An independent advisory panel to the Centers for Disease Control and Prevention on Tuesday recommended that all Americans ages 6 months and up receive updated Covid vaccines from Pfizer and Moderna, the next step toward the shots reaching Americans in the coming days.
Thirteen advisors voted in favor of that “universal” recommendation for Americans, while one voted against it.
CDC Director Mandy Cohen still has to sign off on that recommendation before the new shots become available at pharmacies, local health departments and clinics nationwide. The CDC expects the first doses to be available within 48 hours of that recommendation, Georgina Peacock, head of the CDC’s immunization services division, said during the advisory meeting on Tuesday.
“I think that it’s clear that vaccination is going to prevent serious illness and death across all age groups. It is a vaccine-preventable disease,” said Dr. Beth Bell, clinical professor at the University of Washington and member of the panel, during the advisory meeting. “And so, for that reason, I favor the universal recommendation.”
However, some advisors argued that the CDC should only recommend the shots to people at high risk of getting severely sick with Covid, including those who are frail, older and immunocompromised.
The advisory panel’s “universal” recommendation comes a day after the Food and Drug Administration approved the two mRNA jabs, which are designed to target the omicron subvariant XBB.1.5. An updated shot from Novavax, which uses protein-based technology, is still under review by the agency.
The FDA approved Pfizer and Moderna’s new vaccines for people 12 and older. The agency authorized the shots under emergency use for children 6 months through 11 years old.
The new shots are part of a push by public health officials to update Covid vaccines annually to target more recent strains of the virus – a similar approach to the yearly flu shot. The jab rollout comes as the virus starts to take a stronger hold in the U.S. again.
Hospitalizations have increased for seven straight weeks, and rose more than 15% to 17,418 for the week ending Aug. 26, according to the latest data from the CDC. That number remains below the surge the nation saw in summer 2022, when hospitalizations climbed to more than 40,000.
But the CDC “anticipates further increases” as the U.S. enters respiratory virus season this fall and winter, which is when Covid, respiratory syncytial virus and flu tend to spread at higher levels, CDC epidemiologist Dr. Megan Wallace said during the meeting on Tuesday.
The updated vaccines are expected to help prevent people from getting seriously ill and being hospitalized from Covid infections caused by newer variants.
Pfizer, Moderna and Novavax have all released initial trial data suggesting that their new shots produce robust immune responses against the now-dominant EG.5, or “Eris,” variant. That omicron strain is closely related to XBB.1.5 and accounted for 21.5% of all U.S. cases as of Sept. 2, according to the CDC.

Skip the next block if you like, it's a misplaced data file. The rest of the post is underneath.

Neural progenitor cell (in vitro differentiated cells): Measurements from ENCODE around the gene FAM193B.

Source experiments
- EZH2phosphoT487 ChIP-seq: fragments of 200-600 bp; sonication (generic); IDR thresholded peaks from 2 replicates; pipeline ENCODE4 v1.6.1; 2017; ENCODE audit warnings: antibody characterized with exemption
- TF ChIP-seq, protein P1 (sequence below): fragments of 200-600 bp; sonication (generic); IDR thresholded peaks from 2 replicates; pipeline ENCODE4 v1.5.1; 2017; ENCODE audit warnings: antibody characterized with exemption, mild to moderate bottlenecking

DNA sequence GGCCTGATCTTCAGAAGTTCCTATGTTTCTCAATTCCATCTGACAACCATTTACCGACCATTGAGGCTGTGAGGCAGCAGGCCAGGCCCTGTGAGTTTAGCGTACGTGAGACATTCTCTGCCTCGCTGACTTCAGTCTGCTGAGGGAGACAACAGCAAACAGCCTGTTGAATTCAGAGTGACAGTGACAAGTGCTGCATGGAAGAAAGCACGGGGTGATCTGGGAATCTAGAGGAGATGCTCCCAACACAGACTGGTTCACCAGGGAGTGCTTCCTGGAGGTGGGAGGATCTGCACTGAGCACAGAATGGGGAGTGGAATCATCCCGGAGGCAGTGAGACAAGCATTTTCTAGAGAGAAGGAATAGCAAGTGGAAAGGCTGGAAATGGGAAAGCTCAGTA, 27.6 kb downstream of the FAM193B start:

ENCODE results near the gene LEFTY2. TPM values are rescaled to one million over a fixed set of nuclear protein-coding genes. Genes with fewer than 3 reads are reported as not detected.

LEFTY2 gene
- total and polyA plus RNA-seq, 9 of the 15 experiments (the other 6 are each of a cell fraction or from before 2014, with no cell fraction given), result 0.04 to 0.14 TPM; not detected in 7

Both Pfizer and Moderna have also released initial trial data indicating that their new shots were effective against another omicron variant called BA.2.86. Novavax on Monday said it was still testing its vaccine against BA.2.86. That strain has been detected in small numbers across the U.S., but health officials worldwide are watching it closely due to its high number of mutations.
Moderna’s XBB.1.5 vaccine “provides a substantial increase in responses to both the variant in the vaccine, and cross-neutralization of other variants – and this is regardless of prior infection status,” said Dr. Fran Priddy, executive director of clinical development for the Covid vaccine program at Moderna, during the advisory meeting Tuesday.
The upcoming arrival of the new vaccines comes months after the end of the U.S. Covid public health emergency.
The end of that declaration means manufacturers will sell their updated shots directly to health-care providers at more than $120 per dose in the private market. Previously, the government purchased vaccines directly from manufacturers at a discount to distribute to all Americans for free.
During the advisory meeting, Moderna said the list price of its vaccine is $129 per dose and Pfizer said the list price of its own shot is $120 per dose. Meanwhile, Novavax said its list price is $130 per dose.
The vast majority of Americans will be able to get the new vaccines at no cost through private insurance or government payers like Medicare.
For the uninsured or underinsured, the Biden administration plans to offer shots for free through its temporary “Bridge Access Program” at health centers, clinics and eventually pharmacies across the U.S. Free vaccines through the program will not be available after December 2024, according to the CDC’s website.
The CDC’s Vaccines For Children program will provide free Covid shots to children whose families or caretakers can’t afford them after the shots move to the commercial market.